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Helen's Mulberry Lane Farm Journal




June 08, 2019

How to Have a Good Conversation

First we pick strawberries....then we sit and visit.



The first ingredient in conversation is honesty, the next is good sense, the third is good manners, the fourth is good humor, and the fifth is good wit.
(Photo by Helen, May 25, 2019)


Yes, I'm an old lady, and probably old fashioned. But the truth is, despite the abundance of verbiage on social media, people are more lonely and bereft of real meaningful relationships than ever before. Regardless of what year it is, what people really long for is meaningful relationships where they can share their heart and where people understand and care about each other.

Here are a few tips on how to have a good conversation and deepen relationships. If you find that you just don't connect with people, find meaning in your relationships, or people avoid you like the plague, maybe this will help.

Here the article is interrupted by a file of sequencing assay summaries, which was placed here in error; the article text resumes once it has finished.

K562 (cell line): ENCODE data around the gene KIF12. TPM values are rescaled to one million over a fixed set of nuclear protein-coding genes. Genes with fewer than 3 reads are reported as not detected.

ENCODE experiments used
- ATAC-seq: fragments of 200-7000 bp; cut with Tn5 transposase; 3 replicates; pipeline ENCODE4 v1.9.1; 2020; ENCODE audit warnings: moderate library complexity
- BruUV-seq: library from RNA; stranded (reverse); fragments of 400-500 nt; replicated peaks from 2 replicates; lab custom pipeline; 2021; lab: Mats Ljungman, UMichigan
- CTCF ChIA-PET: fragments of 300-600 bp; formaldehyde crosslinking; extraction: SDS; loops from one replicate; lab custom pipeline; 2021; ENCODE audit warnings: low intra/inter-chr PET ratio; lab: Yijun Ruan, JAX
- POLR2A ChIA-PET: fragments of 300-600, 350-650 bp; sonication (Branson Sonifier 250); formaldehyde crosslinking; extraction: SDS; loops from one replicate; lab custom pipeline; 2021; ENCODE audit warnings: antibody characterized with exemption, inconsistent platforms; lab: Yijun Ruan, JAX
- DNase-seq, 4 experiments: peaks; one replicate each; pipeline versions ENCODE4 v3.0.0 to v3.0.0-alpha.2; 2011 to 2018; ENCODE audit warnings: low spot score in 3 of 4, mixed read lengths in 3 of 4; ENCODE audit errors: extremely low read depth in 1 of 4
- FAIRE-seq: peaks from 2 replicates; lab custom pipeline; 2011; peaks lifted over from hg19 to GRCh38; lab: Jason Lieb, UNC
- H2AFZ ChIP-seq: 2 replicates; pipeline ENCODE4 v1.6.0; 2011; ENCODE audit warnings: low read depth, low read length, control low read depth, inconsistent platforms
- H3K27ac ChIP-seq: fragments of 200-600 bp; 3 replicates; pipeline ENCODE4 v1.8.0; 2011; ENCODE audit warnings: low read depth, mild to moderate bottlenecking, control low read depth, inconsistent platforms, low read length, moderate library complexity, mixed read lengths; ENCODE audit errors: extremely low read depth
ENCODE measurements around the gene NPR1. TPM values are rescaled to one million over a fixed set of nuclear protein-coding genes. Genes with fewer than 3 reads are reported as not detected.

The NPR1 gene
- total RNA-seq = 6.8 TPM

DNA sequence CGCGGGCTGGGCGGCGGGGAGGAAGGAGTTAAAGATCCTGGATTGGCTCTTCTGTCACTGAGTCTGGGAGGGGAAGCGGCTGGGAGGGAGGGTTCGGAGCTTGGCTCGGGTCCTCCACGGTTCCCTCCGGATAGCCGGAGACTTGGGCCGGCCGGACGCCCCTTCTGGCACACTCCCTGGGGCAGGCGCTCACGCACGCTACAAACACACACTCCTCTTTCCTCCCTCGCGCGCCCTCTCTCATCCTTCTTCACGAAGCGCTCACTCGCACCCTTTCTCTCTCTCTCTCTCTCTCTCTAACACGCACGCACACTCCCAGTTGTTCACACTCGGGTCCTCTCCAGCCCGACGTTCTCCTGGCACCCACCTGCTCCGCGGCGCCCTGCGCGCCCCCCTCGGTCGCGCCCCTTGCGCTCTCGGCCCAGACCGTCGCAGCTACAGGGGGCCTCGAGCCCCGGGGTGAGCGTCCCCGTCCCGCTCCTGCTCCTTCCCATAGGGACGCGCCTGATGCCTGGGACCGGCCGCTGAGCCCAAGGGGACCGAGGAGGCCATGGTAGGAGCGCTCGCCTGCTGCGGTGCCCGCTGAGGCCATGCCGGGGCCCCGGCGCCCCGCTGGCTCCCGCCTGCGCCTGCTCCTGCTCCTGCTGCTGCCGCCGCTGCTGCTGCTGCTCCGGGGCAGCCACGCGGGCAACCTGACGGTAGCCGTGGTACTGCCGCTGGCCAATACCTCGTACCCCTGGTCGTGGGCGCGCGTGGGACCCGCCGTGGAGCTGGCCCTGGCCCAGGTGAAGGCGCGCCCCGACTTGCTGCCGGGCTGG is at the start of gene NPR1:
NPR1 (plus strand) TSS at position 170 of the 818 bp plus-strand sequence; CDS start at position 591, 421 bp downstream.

Start by listening. (As someone said, ''You have two ears and one mouth for a reason.'')

Move the conversation to a deeper level. Get past the weather.

Ask good open-ended questions. A lady on Facebook asked me, in jest, ''Please, give a few examples of open-ended questions for adult children!'' So, in jest, I replied. ''So, where do you work? Do you enjoy it? Where were you born? How many siblings do you have? Where do you see yourself in five years? Do you believe in God? How do you feel about Trump! :) What is your favorite thing to do? What places in the world have you visited? What is your happiest/saddest childhood memory? If you could change one thing about your life, what would that be? What are you doing to take charge of your life, so that you can direct your own future?''



My granddaughter, Ellie enjoying our strawberries. (Photo by Helen, May 2019)


Don't dominate the conversation. Sharing should be approximately 50/50 meaning you should be talking about 50 percent of the time and the other person talking about 50 percent of the time.